Scalise shooter did Google search for "2017 Republican Convention"

Analysis of Hodgkinson’s laptop computers show online activity the night before the shooting; however, no Internet searches were discovered the morning of the shooting. The Internet searches Hodgkinson performed the night before the shooting included a Google map search from Alexandria to his home in Belleville and a Google search of the “2017 Republican Convention.” While online, he also accessed a financial account and one of his Facebook accounts, where he visited a news website to look up news highlights. Through witness accounts, Hodgkinson was reported to frequent the local libraries in Alexandria where he could obtain free Wi-Fi; however, he was unable to use the Alexandria Library computers as he was a non-resident and therefore not eligible for a local library card.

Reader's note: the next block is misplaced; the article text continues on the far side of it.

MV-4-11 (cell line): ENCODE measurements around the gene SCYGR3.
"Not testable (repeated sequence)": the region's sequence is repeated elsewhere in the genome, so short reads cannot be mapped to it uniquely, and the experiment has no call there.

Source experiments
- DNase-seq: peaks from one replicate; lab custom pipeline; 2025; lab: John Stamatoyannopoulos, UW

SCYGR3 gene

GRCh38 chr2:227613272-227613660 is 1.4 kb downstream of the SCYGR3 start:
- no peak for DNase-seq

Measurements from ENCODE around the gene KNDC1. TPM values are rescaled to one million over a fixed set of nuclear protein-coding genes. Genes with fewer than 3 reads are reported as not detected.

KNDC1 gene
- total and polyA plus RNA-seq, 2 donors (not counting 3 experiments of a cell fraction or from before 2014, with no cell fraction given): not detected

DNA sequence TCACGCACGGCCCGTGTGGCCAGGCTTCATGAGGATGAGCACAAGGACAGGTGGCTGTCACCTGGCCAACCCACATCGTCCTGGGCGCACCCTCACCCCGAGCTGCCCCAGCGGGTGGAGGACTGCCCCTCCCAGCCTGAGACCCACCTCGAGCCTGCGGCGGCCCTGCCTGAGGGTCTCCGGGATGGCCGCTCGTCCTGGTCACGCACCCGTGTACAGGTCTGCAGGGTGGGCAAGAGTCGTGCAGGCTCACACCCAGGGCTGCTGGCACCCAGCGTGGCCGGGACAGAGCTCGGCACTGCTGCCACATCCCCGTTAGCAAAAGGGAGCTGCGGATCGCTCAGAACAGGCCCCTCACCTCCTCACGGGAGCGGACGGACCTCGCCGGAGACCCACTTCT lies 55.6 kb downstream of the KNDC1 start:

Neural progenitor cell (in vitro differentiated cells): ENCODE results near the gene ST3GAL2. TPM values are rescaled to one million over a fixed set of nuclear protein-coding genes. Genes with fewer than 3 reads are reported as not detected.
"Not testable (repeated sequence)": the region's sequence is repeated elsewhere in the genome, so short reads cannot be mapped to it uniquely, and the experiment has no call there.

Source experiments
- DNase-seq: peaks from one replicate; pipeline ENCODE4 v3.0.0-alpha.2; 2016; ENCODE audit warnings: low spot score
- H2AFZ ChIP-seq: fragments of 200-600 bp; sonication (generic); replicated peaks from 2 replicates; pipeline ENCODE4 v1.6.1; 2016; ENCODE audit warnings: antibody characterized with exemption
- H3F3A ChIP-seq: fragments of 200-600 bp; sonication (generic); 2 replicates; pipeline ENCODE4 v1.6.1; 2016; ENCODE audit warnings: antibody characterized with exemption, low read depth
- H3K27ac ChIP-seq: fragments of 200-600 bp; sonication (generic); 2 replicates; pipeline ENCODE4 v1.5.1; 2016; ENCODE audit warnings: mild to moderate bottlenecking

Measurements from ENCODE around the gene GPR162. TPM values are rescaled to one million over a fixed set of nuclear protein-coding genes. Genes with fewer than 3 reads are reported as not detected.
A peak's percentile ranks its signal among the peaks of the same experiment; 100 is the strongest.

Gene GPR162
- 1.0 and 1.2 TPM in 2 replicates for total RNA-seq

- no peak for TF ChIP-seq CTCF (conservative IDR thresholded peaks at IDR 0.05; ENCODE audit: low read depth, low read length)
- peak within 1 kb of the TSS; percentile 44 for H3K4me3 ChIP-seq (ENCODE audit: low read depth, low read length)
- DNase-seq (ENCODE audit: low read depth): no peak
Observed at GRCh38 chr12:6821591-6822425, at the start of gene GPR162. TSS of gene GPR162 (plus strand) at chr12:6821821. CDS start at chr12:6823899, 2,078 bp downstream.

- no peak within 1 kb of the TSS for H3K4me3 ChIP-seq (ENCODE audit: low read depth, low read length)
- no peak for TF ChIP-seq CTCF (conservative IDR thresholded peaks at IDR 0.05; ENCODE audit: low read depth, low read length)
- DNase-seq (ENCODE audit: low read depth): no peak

Analysis of Hodgkinson’s phone shows that he checked e-mail and utilized text messaging. In a witness interview, a family member of Hodgkinson reported to have received a message from him on June 12 seeking to return home to Illinois. Analysis of Hodgkinson’s phone and e-mail accounts are ongoing.

Content found on Hodgkinson’s phone shows photographs and videos between April 11 and April 26. Hodgkinson took photographs at various sites on the National Mall and at various monuments, including the east front plaza of the U.S. Capitol, inside the visitor’s entrance of the Dirksen Senate Office Building, the front entrance of the Library of Congress, the west side of the Supreme Court, the front entrance of the Smithsonian’s National Museum of African American History and Culture, and the Washington Monument. On April 15, Hodgkinson took multiple photographs of Eugene Simpson Stadium Park. At this point in the investigation, the FBI does not believe that these photographs represented surveillance of intended targets, however, we continue to learn more about Hodgkinson’s recent activities.

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